Flora (oil, 36×24)
Robert Armetta’s goal with all of his work is to make beautiful paintings without resorting to kitsch or sentimentality: “I really think some of the imagery in many contemporary paintings is a bit too sweet on one hand; far too overtly dark, foreboding and in-your-face on the other. The artists I admire found a place between those two extremes and are far more lasting because of it.”
Progression of a Portrait in Four Steps
by Robert Armetta
1. After doing a drawing to establish the model’s general shapes and proportions, because of the drawing’s complexity, I scaled it up by using the traditional grid method. Then I did an open grisaille (monochrome-value painting) on canvas. When this was dry, I began to paint the face, starting with the shadow and then moving into the lights. I next painted the hair and began to suggest loosely the areas of the background surrounding the head. I then moved to the painting of the hands and also suggested the color around them on the book cover.
2. At this point I began to paint the book to a greater finish and moved on to the model’s sweater. I first started this while working from the model; afterwards I dressed a life-sized manikin in the model’s clothing, carefully arranging it to match the drawing I’d already established.
3. I began to work on the dress next, harmonizing it with the sweater in terms of color and value, and then returned to working on the sweater to make some adjustments. Before painting the chair, I rubbed in the tonalities to the right of the model and then blocked in the chair—first the armrest, then the seat. At this point the canvas was covered. I was set to bring the looser areas around the canvas to a greater finish.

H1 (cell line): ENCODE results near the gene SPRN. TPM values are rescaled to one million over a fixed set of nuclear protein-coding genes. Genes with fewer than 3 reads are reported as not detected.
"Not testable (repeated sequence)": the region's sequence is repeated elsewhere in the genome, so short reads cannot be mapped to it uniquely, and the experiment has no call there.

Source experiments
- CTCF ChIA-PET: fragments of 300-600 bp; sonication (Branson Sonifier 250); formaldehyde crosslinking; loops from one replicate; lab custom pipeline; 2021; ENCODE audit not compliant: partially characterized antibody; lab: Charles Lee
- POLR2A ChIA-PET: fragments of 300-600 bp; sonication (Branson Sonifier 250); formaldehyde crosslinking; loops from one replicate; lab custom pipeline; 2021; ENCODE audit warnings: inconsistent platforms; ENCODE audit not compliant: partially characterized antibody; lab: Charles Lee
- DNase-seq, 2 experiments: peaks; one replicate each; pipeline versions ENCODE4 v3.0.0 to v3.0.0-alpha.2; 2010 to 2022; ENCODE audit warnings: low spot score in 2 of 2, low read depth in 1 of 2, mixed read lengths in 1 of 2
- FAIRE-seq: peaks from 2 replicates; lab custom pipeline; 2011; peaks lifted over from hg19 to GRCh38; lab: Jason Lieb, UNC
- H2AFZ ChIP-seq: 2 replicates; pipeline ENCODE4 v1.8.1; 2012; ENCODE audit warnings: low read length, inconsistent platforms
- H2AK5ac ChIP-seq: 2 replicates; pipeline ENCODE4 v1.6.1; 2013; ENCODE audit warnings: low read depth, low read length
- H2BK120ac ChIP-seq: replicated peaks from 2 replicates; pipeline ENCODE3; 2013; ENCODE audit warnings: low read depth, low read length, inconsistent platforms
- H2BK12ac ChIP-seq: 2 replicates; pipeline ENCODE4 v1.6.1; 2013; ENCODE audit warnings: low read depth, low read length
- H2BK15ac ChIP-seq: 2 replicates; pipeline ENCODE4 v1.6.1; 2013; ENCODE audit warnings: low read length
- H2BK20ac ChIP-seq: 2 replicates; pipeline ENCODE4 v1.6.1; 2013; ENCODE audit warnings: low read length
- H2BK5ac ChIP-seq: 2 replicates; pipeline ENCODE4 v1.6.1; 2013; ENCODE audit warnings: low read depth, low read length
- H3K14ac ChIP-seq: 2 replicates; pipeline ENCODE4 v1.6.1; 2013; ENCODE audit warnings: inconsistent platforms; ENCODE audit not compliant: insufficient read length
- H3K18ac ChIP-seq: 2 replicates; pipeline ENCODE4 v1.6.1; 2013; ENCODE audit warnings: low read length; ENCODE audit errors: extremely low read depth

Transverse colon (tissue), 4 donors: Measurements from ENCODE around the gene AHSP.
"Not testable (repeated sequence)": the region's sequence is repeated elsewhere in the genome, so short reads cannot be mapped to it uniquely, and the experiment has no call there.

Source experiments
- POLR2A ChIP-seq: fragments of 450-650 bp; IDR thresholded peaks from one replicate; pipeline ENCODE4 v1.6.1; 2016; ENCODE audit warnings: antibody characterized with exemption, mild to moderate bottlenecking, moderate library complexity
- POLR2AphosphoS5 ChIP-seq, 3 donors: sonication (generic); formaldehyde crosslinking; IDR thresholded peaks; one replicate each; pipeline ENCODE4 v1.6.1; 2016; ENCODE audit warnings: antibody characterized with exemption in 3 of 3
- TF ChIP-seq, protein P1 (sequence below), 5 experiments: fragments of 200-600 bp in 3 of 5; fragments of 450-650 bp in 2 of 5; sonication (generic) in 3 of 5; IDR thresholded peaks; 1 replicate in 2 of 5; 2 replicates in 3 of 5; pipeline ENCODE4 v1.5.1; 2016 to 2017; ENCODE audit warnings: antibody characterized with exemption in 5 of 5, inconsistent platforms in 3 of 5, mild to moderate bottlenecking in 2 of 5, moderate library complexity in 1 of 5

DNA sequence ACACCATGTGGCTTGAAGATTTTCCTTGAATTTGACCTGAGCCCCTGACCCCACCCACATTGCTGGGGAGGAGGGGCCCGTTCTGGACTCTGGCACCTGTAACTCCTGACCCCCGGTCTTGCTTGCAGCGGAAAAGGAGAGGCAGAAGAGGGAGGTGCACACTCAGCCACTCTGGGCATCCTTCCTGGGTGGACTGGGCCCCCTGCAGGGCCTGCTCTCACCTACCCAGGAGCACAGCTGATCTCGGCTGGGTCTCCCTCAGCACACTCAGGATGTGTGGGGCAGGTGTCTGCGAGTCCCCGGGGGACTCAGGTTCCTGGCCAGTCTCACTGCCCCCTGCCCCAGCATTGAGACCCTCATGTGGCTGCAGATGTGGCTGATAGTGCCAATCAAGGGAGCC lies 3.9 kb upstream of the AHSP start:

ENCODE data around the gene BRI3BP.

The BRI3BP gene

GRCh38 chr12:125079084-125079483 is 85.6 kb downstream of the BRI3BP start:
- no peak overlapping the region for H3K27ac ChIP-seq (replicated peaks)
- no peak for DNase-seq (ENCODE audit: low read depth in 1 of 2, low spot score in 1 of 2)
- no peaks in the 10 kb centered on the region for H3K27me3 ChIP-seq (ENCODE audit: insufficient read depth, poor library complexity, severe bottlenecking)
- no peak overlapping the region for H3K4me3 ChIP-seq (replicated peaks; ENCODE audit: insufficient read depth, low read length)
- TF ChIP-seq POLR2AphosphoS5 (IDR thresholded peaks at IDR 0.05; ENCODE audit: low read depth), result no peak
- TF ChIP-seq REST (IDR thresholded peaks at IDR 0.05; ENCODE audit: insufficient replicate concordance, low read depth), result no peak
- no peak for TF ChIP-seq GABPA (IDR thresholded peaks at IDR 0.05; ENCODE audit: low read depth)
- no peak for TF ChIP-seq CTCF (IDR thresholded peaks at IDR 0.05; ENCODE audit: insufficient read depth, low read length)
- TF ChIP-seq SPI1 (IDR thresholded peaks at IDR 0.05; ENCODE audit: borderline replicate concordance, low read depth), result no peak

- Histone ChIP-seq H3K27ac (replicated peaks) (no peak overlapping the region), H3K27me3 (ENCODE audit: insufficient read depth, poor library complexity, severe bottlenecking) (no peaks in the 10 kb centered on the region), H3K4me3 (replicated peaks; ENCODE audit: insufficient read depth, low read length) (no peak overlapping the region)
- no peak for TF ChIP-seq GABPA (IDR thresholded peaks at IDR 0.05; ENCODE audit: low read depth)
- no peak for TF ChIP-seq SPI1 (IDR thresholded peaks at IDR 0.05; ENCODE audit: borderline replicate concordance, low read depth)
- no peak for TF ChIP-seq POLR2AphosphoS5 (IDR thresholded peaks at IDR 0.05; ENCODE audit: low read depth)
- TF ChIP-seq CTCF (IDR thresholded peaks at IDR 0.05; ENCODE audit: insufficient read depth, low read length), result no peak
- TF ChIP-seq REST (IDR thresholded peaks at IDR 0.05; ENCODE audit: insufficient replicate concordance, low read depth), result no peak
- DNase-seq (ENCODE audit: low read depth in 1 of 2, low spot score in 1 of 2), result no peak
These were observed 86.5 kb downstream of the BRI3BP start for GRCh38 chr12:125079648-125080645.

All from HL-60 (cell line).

4. Painting the large area of red on the back of the chair to a finish, I next moved to the dark areas to the right of the model and the chair’s armrest and seat, painting those to a finish. The piece near completion, I made some small final adjustments to the face and hands—clarifying the lights and accentuating some color notes—and then softened a few of the hard edges throughout. The result of my labor is Flora (oil, 36×24).
Meet Robert Armetta
“I guess you could say I was on an art odyssey,” explains this Brooklyn-based painter, who is definitely in his element at his Long Island Academy of Fine Art—having honed his skills in similar classical milieus across the United States and in Europe. He eventually earned his master’s degree in fine art from the New York Academy of Art, thus rounding out his formal education with exposure to 20th-century principles and themes. “The Academy was basically the antithesis of my atelier schooling,” he recalls. “Nevertheless, it was important in my development as an artist because, while I believe it’s crucial to comprehend the world around us and the times we live in, what I ultimately found out—through an eclectic course of study—is that I have a classical temperament that lends itself to a particular type of painting.” Armetta has exhibited at the Allen Sheppard, Grenning, Arcadia, John Pence, Seraphin and Nabi galleries, the National Academy of Design in New York City and the Fort Wayne Museum of Art in Indiana. Learn more about him and his atelier at www.robertarmetta.com and www.liafa.com.
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